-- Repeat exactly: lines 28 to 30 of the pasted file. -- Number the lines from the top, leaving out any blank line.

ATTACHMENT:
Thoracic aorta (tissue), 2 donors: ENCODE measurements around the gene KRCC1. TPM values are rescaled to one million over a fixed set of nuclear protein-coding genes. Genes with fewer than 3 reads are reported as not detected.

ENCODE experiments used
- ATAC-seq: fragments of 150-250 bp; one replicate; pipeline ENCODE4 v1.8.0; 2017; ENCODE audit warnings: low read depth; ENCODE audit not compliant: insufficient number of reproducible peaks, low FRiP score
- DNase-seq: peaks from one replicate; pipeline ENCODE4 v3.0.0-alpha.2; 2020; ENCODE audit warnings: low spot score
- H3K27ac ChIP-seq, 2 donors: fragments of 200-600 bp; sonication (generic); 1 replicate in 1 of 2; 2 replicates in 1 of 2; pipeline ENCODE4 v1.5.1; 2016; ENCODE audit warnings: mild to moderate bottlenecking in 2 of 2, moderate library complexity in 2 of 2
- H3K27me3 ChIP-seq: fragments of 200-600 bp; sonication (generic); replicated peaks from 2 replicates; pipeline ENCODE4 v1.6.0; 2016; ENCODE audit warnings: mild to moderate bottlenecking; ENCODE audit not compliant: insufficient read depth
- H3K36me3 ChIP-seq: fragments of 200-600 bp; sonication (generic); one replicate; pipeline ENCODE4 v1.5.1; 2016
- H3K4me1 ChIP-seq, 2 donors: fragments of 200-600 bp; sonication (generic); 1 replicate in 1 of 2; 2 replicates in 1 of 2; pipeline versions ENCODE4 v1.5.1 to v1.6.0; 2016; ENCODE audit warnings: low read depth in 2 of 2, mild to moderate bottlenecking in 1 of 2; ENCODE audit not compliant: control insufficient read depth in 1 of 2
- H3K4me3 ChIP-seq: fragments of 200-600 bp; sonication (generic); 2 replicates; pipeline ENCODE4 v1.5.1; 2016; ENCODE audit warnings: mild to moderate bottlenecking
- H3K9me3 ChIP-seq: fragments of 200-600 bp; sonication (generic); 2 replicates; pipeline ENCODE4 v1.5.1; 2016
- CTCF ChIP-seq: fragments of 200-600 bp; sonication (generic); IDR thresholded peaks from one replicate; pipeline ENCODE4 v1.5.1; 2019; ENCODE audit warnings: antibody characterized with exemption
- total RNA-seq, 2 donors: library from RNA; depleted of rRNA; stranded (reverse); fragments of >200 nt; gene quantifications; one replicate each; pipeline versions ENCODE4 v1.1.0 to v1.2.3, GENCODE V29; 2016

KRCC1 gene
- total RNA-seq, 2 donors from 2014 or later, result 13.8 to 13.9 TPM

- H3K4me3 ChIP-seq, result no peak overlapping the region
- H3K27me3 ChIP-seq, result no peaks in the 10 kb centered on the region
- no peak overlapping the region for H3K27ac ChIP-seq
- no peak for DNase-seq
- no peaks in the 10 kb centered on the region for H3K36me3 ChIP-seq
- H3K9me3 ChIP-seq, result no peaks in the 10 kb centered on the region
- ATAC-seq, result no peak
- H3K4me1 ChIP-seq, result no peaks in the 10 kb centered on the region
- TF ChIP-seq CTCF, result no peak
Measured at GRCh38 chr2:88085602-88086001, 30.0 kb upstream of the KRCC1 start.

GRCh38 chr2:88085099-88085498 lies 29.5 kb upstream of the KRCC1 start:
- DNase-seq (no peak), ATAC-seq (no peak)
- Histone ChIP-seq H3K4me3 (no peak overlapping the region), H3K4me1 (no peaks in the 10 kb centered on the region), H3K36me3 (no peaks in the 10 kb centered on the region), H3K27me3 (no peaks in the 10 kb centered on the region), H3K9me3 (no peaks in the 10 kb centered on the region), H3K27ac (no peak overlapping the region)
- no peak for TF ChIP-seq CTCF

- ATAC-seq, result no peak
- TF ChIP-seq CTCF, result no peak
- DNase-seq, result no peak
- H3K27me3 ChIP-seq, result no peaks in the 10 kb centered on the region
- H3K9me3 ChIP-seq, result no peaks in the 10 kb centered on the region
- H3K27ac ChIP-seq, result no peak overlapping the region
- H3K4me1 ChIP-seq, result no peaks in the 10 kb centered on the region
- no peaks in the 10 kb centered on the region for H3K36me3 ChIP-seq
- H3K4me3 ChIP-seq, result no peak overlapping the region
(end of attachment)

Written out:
- no peak for TF ChIP-seq CTCF

- ATAC-seq, result no peak
- TF ChIP-seq CTCF, result no peak